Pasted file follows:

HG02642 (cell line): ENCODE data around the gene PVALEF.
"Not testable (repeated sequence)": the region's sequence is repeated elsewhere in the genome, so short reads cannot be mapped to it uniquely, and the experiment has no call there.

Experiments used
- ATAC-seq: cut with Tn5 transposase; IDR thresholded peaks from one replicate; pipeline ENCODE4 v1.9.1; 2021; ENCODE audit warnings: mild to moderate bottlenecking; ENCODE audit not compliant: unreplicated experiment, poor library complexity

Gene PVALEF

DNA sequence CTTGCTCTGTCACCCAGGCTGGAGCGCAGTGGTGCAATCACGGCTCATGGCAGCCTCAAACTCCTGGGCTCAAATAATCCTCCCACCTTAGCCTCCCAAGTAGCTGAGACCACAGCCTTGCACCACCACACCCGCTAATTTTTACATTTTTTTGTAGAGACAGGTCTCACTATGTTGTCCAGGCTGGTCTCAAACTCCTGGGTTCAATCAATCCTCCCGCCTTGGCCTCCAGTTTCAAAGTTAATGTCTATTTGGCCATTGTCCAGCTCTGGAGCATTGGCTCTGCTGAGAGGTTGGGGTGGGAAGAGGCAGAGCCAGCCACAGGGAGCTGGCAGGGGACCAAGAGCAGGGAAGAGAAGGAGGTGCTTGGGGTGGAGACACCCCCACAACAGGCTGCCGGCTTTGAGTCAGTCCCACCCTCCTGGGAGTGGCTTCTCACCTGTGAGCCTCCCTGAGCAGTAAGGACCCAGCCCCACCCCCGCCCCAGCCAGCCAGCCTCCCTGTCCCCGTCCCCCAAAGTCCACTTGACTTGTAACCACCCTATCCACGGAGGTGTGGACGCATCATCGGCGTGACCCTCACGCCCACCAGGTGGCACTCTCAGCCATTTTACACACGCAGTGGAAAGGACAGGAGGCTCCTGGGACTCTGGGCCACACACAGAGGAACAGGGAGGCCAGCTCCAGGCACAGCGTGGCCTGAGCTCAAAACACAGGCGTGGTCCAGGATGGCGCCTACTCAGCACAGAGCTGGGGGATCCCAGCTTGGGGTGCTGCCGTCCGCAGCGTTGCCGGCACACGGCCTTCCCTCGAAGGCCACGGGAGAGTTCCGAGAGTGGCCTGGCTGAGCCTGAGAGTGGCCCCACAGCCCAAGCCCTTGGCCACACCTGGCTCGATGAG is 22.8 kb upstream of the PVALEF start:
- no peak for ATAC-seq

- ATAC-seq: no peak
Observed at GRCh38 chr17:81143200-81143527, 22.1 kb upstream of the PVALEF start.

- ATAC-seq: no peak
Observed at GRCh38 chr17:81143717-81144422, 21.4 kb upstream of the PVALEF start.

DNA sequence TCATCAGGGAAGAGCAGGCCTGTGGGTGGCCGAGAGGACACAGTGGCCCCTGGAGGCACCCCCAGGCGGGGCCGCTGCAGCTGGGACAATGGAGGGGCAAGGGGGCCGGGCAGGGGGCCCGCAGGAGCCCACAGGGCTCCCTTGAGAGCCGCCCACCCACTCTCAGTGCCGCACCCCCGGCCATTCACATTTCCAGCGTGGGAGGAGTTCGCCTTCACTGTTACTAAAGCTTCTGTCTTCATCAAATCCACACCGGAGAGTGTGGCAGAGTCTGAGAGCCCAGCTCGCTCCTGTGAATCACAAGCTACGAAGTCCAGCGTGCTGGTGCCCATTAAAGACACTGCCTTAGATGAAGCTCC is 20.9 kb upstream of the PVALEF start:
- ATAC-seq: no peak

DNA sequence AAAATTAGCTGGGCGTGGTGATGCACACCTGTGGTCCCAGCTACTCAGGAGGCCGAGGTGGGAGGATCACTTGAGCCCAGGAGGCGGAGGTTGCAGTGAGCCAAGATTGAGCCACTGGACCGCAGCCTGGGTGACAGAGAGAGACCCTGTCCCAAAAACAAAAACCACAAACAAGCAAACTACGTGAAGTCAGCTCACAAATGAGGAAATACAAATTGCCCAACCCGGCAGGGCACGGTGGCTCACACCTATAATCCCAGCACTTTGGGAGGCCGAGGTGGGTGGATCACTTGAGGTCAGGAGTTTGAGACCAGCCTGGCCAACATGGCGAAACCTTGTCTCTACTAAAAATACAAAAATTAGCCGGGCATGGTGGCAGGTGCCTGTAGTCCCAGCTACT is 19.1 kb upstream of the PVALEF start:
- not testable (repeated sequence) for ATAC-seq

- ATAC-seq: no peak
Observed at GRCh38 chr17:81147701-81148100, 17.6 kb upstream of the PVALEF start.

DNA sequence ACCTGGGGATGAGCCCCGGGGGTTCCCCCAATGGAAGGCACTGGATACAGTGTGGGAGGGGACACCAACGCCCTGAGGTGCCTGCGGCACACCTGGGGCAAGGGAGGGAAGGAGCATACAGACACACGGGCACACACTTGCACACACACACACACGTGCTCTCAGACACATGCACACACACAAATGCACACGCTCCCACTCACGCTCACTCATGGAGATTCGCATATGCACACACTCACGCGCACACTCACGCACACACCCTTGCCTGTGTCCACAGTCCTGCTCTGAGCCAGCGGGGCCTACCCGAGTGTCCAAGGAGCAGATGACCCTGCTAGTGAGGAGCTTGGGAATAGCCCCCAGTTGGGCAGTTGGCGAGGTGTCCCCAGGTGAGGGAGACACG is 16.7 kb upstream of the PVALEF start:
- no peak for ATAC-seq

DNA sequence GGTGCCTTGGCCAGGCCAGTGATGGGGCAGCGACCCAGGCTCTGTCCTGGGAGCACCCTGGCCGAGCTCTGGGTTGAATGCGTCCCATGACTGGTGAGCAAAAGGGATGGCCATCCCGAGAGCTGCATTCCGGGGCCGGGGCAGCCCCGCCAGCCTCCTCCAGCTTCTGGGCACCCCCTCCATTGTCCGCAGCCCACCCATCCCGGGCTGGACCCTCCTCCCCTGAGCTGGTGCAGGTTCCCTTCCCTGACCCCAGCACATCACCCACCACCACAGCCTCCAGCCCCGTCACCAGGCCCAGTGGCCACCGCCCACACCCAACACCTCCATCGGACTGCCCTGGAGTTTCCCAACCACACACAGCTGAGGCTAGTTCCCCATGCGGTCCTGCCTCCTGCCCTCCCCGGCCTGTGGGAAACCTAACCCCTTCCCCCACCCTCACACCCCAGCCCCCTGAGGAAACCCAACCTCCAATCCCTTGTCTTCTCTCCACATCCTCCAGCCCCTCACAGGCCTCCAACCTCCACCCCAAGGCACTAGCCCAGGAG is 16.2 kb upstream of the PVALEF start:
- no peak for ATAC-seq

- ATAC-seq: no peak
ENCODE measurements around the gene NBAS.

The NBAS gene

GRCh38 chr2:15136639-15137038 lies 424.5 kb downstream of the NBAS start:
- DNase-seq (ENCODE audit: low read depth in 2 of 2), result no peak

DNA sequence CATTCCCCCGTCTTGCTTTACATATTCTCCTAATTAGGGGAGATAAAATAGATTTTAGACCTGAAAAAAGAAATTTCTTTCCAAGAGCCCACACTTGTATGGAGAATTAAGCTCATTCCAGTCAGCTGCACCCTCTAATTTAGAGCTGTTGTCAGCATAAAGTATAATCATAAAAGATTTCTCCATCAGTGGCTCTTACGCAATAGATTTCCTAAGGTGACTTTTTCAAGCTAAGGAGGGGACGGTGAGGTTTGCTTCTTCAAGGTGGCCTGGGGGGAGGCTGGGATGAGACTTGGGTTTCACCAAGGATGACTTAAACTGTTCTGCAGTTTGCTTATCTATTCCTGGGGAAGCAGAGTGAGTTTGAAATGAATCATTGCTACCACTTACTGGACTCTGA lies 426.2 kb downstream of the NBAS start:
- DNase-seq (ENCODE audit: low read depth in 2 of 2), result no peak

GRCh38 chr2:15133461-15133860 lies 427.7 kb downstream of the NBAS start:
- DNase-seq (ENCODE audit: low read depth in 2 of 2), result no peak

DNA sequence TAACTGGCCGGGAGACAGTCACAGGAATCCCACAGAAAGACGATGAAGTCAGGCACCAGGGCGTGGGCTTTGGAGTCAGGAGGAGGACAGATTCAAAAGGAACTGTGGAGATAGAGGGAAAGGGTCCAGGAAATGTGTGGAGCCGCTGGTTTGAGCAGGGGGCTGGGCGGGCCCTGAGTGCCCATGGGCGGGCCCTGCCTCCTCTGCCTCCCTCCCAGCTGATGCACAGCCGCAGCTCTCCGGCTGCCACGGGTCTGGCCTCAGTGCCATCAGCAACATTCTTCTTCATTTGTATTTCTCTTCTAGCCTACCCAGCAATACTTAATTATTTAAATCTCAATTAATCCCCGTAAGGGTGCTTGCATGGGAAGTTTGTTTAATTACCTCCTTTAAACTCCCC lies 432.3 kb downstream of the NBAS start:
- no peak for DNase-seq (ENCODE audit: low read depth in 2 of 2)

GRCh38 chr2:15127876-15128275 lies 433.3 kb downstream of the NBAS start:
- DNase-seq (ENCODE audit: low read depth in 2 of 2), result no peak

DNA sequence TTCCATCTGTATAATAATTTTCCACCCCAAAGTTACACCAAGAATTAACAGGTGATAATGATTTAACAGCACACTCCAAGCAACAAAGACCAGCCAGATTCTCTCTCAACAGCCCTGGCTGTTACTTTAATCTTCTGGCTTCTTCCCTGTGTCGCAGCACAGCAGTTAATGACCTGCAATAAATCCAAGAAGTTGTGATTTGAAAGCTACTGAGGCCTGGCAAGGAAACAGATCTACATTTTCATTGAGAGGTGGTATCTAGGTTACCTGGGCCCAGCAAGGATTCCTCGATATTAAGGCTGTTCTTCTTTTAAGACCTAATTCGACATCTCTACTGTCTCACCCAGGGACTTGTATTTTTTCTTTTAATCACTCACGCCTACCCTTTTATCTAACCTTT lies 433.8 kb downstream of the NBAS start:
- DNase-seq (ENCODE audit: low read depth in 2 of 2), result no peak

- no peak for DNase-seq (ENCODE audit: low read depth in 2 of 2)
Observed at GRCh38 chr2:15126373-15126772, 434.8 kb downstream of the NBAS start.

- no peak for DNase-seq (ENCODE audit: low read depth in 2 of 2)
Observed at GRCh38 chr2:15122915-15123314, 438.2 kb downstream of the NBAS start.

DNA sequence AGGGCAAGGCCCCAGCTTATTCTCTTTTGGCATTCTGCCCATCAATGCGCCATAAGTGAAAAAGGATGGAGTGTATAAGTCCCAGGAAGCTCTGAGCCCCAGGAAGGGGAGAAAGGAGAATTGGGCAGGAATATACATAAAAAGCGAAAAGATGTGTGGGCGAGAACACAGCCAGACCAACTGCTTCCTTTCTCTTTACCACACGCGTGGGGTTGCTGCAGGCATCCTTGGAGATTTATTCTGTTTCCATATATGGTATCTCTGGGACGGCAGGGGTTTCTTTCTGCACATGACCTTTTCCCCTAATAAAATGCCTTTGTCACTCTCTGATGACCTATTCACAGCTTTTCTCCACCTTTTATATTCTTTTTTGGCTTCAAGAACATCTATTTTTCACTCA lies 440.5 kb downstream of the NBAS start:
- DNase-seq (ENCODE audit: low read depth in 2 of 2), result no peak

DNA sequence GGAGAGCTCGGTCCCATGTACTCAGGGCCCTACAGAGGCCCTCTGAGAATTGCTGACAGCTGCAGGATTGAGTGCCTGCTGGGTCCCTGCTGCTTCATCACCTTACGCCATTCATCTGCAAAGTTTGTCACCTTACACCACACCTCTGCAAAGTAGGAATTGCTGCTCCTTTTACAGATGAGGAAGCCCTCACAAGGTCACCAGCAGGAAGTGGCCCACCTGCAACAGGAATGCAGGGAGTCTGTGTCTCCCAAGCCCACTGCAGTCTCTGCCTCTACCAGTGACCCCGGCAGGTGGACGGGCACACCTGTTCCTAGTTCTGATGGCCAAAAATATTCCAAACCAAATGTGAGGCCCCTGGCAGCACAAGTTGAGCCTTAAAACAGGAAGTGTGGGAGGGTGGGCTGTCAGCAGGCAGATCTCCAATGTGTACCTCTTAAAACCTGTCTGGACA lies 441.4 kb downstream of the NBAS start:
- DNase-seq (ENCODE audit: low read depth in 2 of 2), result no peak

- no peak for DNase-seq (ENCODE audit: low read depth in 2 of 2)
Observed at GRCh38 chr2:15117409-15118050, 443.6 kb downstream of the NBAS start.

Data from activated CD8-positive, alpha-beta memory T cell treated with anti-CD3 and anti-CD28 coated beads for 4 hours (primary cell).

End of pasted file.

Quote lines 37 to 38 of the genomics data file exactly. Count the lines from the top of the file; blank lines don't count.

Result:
- no peak for DNase-seq (ENCODE audit: low read depth in 2 of 2)
Observed at GRCh38 chr2:15126373-15126772, 434.8 kb downstream of the NBAS start.